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What is a business partnership?

When setting up a business the owners will need to choose a business structure under which to operate from. If there is more than one owner they can either choose to set the business up as a limited company or limited liability partnership (LLP) – these are legal entities in their own rights with limited liability, registered with Companies House, and the owners becoming shareholders. Or they can register with HMRC as a business partnership. Before registering, they will need to choose a name for the business and also elect a ‘nominated partner’. The nominated partner is the one responsible for keeping all the business records and submitting the tax returns.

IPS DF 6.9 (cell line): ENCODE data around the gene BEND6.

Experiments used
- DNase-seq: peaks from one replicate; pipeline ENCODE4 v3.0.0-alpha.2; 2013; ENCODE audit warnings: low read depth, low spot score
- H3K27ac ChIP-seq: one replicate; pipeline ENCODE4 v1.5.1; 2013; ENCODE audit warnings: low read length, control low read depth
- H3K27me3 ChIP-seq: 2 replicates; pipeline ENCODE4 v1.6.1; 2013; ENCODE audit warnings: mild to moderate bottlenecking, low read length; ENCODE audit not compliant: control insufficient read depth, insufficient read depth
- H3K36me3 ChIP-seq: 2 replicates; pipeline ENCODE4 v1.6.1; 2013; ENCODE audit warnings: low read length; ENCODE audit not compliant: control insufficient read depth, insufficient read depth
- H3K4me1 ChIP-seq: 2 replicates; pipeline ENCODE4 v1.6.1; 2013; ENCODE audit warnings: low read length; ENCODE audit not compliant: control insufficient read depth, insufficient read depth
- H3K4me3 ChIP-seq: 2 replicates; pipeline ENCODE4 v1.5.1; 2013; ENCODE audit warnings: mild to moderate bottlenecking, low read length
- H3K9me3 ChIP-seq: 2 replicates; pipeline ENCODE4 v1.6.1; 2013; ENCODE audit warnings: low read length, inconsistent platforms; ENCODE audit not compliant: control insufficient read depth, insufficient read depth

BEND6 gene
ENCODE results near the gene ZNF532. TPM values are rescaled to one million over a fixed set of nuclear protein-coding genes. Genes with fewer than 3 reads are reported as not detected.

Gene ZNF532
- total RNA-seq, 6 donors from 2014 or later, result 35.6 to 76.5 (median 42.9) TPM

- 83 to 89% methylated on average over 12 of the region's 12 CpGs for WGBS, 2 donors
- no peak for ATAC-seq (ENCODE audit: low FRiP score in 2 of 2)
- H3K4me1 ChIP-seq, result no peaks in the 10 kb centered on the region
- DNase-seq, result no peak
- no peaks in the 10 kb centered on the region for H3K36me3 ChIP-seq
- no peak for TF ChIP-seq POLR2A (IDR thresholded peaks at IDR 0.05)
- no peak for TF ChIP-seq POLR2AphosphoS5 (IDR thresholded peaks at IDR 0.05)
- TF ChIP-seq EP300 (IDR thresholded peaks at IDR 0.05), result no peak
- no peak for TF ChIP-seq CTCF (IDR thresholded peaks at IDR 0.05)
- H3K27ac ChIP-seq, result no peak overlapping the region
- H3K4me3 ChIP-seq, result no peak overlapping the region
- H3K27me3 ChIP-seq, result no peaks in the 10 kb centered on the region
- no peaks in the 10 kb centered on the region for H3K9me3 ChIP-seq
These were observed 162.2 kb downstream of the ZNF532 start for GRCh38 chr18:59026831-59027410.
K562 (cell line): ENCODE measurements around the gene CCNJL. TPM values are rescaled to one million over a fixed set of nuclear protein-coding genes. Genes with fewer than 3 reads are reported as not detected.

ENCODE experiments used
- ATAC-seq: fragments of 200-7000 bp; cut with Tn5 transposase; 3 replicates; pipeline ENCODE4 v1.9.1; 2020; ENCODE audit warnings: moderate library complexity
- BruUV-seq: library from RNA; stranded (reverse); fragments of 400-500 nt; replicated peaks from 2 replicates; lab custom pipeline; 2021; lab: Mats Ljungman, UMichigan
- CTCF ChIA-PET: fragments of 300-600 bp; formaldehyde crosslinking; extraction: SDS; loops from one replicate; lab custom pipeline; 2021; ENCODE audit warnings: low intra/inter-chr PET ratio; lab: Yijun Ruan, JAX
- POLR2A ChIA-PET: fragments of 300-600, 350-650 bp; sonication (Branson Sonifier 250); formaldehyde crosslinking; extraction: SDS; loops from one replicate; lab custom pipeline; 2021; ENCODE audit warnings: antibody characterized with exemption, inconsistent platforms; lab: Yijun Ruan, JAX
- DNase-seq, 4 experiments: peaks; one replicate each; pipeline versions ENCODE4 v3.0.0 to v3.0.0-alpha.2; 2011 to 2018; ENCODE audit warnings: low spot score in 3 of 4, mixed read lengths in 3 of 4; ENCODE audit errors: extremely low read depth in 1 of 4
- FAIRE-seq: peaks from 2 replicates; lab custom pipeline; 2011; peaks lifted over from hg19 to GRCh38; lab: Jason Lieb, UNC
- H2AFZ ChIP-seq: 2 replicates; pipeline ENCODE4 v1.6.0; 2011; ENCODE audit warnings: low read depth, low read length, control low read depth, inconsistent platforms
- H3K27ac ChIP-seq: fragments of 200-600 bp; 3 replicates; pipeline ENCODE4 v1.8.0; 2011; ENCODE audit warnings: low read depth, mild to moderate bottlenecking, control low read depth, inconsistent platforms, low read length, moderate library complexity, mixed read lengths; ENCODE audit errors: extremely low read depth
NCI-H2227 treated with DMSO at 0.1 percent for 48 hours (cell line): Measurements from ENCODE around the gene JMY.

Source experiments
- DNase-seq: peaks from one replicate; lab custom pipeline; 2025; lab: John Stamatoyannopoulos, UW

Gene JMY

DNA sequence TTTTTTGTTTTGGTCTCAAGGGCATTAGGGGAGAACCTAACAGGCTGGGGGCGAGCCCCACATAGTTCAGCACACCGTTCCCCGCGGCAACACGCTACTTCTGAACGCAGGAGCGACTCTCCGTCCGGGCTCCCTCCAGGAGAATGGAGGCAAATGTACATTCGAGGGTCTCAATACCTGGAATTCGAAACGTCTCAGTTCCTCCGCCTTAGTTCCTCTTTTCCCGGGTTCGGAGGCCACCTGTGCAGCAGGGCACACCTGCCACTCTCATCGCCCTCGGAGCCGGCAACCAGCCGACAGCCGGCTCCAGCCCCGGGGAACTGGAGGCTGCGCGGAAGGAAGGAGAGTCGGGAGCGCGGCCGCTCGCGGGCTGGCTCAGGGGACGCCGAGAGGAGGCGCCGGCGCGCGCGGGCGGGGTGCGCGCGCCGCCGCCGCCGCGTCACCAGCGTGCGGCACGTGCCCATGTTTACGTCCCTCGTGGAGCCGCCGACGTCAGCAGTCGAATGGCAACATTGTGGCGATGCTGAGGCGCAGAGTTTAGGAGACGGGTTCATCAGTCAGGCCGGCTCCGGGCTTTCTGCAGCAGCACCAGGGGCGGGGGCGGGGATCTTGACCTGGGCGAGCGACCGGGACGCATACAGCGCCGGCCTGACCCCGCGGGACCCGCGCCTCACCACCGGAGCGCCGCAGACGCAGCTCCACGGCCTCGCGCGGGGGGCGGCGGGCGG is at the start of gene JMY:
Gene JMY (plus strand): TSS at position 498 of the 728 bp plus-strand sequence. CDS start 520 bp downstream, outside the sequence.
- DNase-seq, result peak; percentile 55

The partners of the business (minimum of two) are jointly responsible for any losses that the business makes and any bills that the business incurs. A partner doesn’t have to be another person but could also be a limited company (which counts as a ‘legal person’ and can, therefore, be a partner). When entering into a partnership it should be made sure that all the partners have something valuable to contribute – how much a partner contributes should determine their share of the business. 

There can be different types of a partner in a partnership; general partners or limited partners. A general partner will take part in the day-to-day running of the business, whereas a limited partner owns a share of the business but will take no part in the daily operational activities. Partners can either be equitied or salaried – equity partners will have contributed to the business at the time that it became a partnership and their returns will be based on how much of the business they own and the profits and losses that it makes. Salaried partners will be compensated with salaries and maybe also bonuses. 

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